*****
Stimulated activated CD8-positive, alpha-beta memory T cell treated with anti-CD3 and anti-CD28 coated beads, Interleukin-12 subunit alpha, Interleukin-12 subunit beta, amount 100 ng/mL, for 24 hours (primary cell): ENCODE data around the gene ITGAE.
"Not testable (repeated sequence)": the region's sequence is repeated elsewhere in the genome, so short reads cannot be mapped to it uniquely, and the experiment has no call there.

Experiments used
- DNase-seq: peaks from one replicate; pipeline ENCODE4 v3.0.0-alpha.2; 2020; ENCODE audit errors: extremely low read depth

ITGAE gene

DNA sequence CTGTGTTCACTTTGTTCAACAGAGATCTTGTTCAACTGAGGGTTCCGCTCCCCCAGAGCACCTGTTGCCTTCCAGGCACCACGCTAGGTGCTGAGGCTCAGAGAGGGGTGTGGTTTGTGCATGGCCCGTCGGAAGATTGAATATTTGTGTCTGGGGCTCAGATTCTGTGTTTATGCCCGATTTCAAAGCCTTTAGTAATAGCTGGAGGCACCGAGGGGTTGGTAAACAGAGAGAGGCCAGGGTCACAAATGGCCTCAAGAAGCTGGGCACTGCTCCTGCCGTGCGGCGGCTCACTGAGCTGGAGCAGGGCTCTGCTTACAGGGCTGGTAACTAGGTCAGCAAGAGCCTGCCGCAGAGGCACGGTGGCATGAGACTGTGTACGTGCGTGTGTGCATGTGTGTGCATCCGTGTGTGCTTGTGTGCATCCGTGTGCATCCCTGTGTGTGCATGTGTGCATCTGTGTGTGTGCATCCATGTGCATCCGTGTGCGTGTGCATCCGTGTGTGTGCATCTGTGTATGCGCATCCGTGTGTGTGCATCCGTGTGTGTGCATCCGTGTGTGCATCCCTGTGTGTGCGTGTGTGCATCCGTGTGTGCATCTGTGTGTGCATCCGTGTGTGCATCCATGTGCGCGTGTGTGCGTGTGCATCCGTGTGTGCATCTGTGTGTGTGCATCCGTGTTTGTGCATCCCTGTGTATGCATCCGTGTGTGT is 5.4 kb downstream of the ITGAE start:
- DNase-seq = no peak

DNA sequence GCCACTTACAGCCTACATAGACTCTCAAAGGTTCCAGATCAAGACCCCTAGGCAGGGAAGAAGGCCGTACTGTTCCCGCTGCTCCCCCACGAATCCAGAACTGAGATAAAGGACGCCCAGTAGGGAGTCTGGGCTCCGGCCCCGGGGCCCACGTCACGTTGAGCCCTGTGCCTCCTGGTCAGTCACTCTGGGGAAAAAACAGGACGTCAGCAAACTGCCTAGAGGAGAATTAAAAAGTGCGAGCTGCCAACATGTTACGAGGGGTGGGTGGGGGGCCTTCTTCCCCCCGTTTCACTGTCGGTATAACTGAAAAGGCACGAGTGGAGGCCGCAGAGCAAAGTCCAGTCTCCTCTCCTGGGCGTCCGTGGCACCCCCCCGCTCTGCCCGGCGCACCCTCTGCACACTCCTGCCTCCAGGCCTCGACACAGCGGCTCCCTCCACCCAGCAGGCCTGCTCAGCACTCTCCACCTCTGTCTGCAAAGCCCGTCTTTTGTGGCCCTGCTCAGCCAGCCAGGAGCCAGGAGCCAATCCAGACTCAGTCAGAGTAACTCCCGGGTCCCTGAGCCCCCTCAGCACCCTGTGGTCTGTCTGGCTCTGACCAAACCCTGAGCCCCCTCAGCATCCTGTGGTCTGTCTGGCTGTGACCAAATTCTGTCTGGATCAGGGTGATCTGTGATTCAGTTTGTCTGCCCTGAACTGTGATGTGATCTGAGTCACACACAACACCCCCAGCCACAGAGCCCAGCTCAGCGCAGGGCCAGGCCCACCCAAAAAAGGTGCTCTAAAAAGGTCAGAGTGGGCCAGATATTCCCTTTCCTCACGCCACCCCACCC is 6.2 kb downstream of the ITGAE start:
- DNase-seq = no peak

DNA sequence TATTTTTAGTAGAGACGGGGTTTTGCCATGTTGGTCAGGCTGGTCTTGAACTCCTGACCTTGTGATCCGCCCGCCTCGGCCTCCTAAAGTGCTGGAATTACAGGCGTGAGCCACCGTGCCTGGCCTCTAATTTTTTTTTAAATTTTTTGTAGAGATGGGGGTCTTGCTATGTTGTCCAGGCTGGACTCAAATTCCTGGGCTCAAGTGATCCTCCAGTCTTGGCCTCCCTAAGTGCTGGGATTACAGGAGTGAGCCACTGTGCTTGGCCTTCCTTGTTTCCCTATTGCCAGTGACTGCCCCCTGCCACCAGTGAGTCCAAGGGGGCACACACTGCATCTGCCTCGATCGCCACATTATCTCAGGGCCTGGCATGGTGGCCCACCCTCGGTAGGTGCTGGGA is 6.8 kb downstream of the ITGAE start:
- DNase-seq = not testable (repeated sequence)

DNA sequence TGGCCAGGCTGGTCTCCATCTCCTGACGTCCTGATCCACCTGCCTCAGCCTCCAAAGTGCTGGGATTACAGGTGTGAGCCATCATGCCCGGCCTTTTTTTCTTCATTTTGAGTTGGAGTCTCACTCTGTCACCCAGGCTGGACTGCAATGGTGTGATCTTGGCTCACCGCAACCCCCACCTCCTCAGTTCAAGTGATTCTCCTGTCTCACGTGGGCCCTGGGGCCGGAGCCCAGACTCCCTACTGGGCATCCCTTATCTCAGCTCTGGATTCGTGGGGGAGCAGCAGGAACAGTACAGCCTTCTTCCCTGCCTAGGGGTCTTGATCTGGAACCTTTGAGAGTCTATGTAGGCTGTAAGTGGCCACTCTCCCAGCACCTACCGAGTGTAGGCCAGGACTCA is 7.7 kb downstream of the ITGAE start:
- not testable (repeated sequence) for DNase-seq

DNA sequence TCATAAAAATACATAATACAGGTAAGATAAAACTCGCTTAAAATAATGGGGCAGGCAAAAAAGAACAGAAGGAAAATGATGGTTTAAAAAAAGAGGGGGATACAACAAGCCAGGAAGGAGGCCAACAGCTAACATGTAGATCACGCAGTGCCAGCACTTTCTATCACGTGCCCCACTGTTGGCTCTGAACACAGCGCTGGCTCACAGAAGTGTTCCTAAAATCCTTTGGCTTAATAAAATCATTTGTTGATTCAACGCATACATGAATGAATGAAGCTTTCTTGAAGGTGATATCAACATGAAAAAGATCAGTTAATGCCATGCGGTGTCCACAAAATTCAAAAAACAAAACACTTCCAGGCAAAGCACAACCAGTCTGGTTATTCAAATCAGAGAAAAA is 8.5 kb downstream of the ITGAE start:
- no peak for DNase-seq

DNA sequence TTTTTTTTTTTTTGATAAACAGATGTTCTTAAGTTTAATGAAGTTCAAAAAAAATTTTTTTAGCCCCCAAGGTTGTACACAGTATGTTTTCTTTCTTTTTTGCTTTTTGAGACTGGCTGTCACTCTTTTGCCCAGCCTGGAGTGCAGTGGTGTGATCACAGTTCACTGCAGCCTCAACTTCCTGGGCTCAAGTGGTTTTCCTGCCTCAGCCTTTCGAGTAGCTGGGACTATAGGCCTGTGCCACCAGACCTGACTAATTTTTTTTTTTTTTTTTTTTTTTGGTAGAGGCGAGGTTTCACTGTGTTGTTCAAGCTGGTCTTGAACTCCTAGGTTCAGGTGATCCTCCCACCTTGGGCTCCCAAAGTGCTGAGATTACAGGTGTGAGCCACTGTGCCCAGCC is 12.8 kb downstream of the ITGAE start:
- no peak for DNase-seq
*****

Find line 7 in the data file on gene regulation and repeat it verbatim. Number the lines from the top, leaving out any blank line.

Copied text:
- DNase-seq = no peak